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Measure to lift graduation rates to appear on ballot

SUBMITTED PHOTO - Measure 98 qualified for the ballot this summer after supporters amassed over 100,000 signatures from Oregon voters.

It’s a sobering reality: Oregon high schools have the one of the highest dropout rates in the country.

Indeed, in recent years, the state’s graduation rate has sunk as low as 47th in the nation.

This November, voters will see a measure on their ballots that proposes tackling that statistic by funding high school dropout prevention programs across the state.

Last month, Measure 98 qualified for a spot on the November ballot after amassing over 100,000 signatures from Oregon voters. If the measure is approved by voters, the state would be required to allocate $147 million annually for school districts across the state for dropout prevention programs.

If the measures passes, nearly $9.5 million of that amount could be available for the Beaverton School District to use on programs such as vocational and career-technical education, as well as community college co-enrollment. That's the third largest share in the state.

"I think it would be a really big step (if the measured passed)," said Mike Chamberlain, the district's executive administrator for high schools. "Of course, it wouldn't solve everything."

The measure could provide the resources for programs the district hasn't been able to focus on, said Chamberlain. With massive budget cuts and layoffs, there simply hasn't been enough money to fund robust career and technical education.

"There's only so much food on the table, and you have to figure out how to feed everybody," said Chamberlain.

ECONorthwest, a financial consulting firm, was hired to crunch “estimated allocation” numbers by Stand for Children, a national organization that is backing Measure 98.

Money would be allocated to districts across the state according to their student population, with an initial allocation of $800 per high school student. The number of students in a district would then be weighted to reflected other factors, such as district poverty rates.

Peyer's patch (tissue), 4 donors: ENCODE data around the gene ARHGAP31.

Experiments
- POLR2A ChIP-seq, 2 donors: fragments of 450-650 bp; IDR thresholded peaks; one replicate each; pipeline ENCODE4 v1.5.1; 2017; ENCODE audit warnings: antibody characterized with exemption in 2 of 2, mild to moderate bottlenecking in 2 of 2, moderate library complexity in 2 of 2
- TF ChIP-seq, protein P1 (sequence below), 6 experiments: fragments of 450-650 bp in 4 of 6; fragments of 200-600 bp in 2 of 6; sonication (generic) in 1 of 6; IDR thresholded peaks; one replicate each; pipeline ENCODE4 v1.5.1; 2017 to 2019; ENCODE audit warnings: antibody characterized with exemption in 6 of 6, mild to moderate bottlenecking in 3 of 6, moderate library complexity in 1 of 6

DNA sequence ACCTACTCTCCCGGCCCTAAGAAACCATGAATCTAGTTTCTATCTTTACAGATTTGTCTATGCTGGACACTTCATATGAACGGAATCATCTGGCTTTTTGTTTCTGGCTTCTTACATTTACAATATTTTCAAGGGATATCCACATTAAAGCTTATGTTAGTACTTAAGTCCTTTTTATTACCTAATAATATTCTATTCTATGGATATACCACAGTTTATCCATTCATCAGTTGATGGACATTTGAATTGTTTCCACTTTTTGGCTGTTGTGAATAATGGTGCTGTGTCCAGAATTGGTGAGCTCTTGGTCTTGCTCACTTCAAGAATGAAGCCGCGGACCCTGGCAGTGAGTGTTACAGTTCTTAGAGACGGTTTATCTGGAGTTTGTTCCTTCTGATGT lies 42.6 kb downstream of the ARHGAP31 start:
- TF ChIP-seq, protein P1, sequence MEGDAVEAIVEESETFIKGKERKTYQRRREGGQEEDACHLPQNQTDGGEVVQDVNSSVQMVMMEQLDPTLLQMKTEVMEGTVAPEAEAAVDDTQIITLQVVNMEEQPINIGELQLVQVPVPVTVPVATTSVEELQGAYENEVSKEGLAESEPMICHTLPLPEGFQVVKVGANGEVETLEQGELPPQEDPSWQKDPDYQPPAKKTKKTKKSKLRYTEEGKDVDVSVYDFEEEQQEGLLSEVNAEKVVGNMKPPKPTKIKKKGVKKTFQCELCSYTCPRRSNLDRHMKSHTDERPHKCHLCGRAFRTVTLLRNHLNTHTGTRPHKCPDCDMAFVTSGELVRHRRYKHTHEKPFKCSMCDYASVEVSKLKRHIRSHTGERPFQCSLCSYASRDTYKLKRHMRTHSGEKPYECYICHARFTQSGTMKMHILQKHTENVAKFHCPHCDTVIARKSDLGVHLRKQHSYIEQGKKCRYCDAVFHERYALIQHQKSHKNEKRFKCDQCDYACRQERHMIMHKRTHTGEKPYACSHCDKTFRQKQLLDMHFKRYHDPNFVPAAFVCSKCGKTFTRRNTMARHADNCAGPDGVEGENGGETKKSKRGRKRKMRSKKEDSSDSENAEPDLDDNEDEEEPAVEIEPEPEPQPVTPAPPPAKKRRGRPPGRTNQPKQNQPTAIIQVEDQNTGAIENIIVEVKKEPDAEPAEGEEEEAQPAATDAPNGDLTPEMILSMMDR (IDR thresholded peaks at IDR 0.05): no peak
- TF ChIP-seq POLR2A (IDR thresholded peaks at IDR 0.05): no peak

Districts can choose whether or not to take that money. No new taxes would be created.

With a drop-out rate of 3.36 percent, Beaverton graduating numbers have improved from previous years and are better than the state average. The statewide drop-out rate was 4.26 percent for the 2014-15 school year.

But Beaverton's graduation rate is still the one of the lowest of school districts in Washington County.

"Any student we lose is too many," said Chamberlain.

The Beaverton School District is one of the largest and most diverse districts in Oregon.

A disproportionate number of Hispanic, African-American and Native American students drop out of schools both statewide and in the Beaverton School District, according to data from the Oregon Department of Education. Students with disabilities and students from low-income families also drop out at a higher rate.

One of the biggest discrepancies was among English as a Second Language learners. During the 2014-15 school year, ESL high school students in the district dropped out at twice the rate of their classmates.

In response, the district has increased its social service and counseling services, summer school programs, credit recovery options and community college dual-credit opportunities.

"I'm not pretending we have this thing solved," said Chamberlain. "But we're working hard and trying our best to come up with creative solutions for kids and families."